I was talking to my son today about the current news out of Baltimore. He is young still and taking history in high school, which is to say he is in an environment where (at last) some effort is being made to tie current events to their precedents. His high school experience is significant in that it is situated in the city, not in the suburbs. There is a racial divide in our town like there is in so many others, and it is reflected in the make-up of his school. I think he is aware of the impact Baltimore is having on a number of his classmates, but he is only dimly aware of the broader pattern.

So tonight, I walked him through what I could remember about similar events. A sense of scope and scale helps.

There were the Watts Riots of 1967. Lasted a week.

There were riots in 1968 in Louisville, Washington DC, Los Angeles, Kansas City, Chicago, Wilmington DE & Detroit as well as Baltimore after MLK was assassinated. They lasted at least four days. I recalled only they were wide-spread, but I had to look-up how much so.

There were the Rodney King Riots in Los Angeles in 1992 which lasted six days following the acquittal of the officers. I looked up the tape of the beating and showed it to my son. I let him make his own assessment of what the police did.  I pointed out to him that some states and municipalities tried shortly after that to make it a criminal offense to photograph police on duty. I remember that incident being the proximal cause.

We have now had the Ferguson unrest which has run a protracted period from August 9 to August 25 in 2014, and again in November 24 to December 2.

And now back to Baltimore, April 19 through April 25, and possibly beyond because the indictments brought down on six police officers are not verdicts. My sense of the situation is this: two years from now there will be at least four if not six acquittals—plus one more riot.

I don’t know about the media in your area, or the scuttle-butt at your local diner, but I know I have not seen a single article or news report that dares put these events into a single account, and I think there is a reason for that. I am only hoping that the teachers in high school make an effort to bring the headlines into the broader context it deserves, but I do not have to look far to see the resistance forming.

Friday morning, my wife showed me a flyer she had received in the mail. “Free-Tuition” for an online curriculum. Quality Education! Come to our free introductory seminar! Carolina Connections Academy, it said, and all the meeting locations were in the suburbs. I then turned to something I had read this past summer, Diane Ravitch’s book Reign of Error, page 185 to be specific.  Connections Academy is a vehicle of ALEC, not just here but in many states–New York, Tennessee, Connecticut, Florida.  You know ALEC, don’t you? (Ravitch lays it all out and I urge you to read it.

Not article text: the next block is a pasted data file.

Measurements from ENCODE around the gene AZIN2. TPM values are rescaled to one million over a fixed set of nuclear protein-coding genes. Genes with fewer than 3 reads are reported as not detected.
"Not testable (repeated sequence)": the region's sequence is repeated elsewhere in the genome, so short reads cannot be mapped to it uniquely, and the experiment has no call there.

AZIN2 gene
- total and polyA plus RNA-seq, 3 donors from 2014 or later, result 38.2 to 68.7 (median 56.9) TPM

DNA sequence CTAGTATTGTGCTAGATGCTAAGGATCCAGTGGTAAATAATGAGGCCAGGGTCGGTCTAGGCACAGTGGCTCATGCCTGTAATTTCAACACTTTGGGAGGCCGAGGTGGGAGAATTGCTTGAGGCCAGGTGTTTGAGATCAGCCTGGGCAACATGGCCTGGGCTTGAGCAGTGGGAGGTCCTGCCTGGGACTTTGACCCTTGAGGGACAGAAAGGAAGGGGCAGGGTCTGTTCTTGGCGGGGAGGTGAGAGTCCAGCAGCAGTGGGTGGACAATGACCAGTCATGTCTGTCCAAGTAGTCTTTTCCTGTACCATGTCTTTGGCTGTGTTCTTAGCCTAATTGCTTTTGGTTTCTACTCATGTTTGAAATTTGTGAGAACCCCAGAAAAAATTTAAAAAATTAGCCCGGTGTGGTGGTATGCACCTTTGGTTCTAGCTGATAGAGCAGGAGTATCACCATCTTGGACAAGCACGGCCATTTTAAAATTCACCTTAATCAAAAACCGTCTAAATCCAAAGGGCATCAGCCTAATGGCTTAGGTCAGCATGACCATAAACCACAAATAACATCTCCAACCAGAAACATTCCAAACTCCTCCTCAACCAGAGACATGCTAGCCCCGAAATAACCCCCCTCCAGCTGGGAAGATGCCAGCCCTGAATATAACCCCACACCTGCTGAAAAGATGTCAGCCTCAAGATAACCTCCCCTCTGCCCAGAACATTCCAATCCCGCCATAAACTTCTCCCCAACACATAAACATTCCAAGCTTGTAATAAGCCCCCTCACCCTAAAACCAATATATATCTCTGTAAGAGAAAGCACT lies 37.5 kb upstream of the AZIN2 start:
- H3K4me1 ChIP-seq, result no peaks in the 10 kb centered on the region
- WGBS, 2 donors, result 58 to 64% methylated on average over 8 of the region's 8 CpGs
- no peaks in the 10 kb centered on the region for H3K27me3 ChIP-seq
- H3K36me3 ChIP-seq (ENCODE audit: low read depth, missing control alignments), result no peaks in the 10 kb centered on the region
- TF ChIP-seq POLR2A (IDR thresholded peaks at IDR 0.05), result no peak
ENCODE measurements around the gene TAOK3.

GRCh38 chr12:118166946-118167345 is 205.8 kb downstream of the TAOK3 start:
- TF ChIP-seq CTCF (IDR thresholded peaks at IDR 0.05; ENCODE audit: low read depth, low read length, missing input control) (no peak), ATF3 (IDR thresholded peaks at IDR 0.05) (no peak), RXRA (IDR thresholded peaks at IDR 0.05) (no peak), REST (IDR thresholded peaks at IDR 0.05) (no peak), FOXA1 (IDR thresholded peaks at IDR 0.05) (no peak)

That same day, I read this in the Raleigh News & Observer, the paper of record for my general area:

State high school social studies teachers would be encouraged to use curriculum materials prepared by an institute funded by the conservative Koch family, under a proposal the Department of Public Instruction presented Wednesday. The Bill of Rights Institute, based in Virginia, had a $100,000, sole-source contract with the state to help develop materials for teachers to use in a course on founding principles that the state requires students to take. The institute was founded in 1999 and receives grants from David H. Koch, the Charles Koch Foundation, and the Fred and Mary Koch Foundation, according to a website on Koch family philanthropies. The state Department of Public Instruction decision to “highly recommend” that school districts use the Bill of Rights Institute material comes as the state is embroiled in a controversy over teaching history – whether schools have students study the founding principles as the law requires, whether AP U.S. History meets those requirements and whether the college-level course developed by the College Board has a liberal bias. The 390-page founding principles curriculum includes readings, activities, questions students should discuss and references to online resources for the 10 principles described in a 2011 law inspired by proposed legislation promoted by the American Legislative Exchange Council, a conservative group backed by major corporations.  (Read more here:

In the past week, I have listened to Chris Hedges speak about the tinderbox he perceives.  I have read Ian Welch who points out it only takes a few uprisings to realize that burning down your own neighborhood accomplishes nothing.  Martin Luther King was smart enough to lead his marches out from the ghettos, not march around in them.

Will history come alive?  If not now, when?




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  •    I think that the riots – like much of what occupies the news and our attention – is more a matter of symptom than cause. The impoverishment of the underclass, the under-education and mis-education of the populace the control of Mass Media, burgeoning attempts to control alternate media, total surveillance, the concentration of wealth and power in the hands of a very few (well serviced by a professional ‘mandarin’ class), the exploitation of both the natural world and of people is not accidental. It is deliberate, and for very good reason.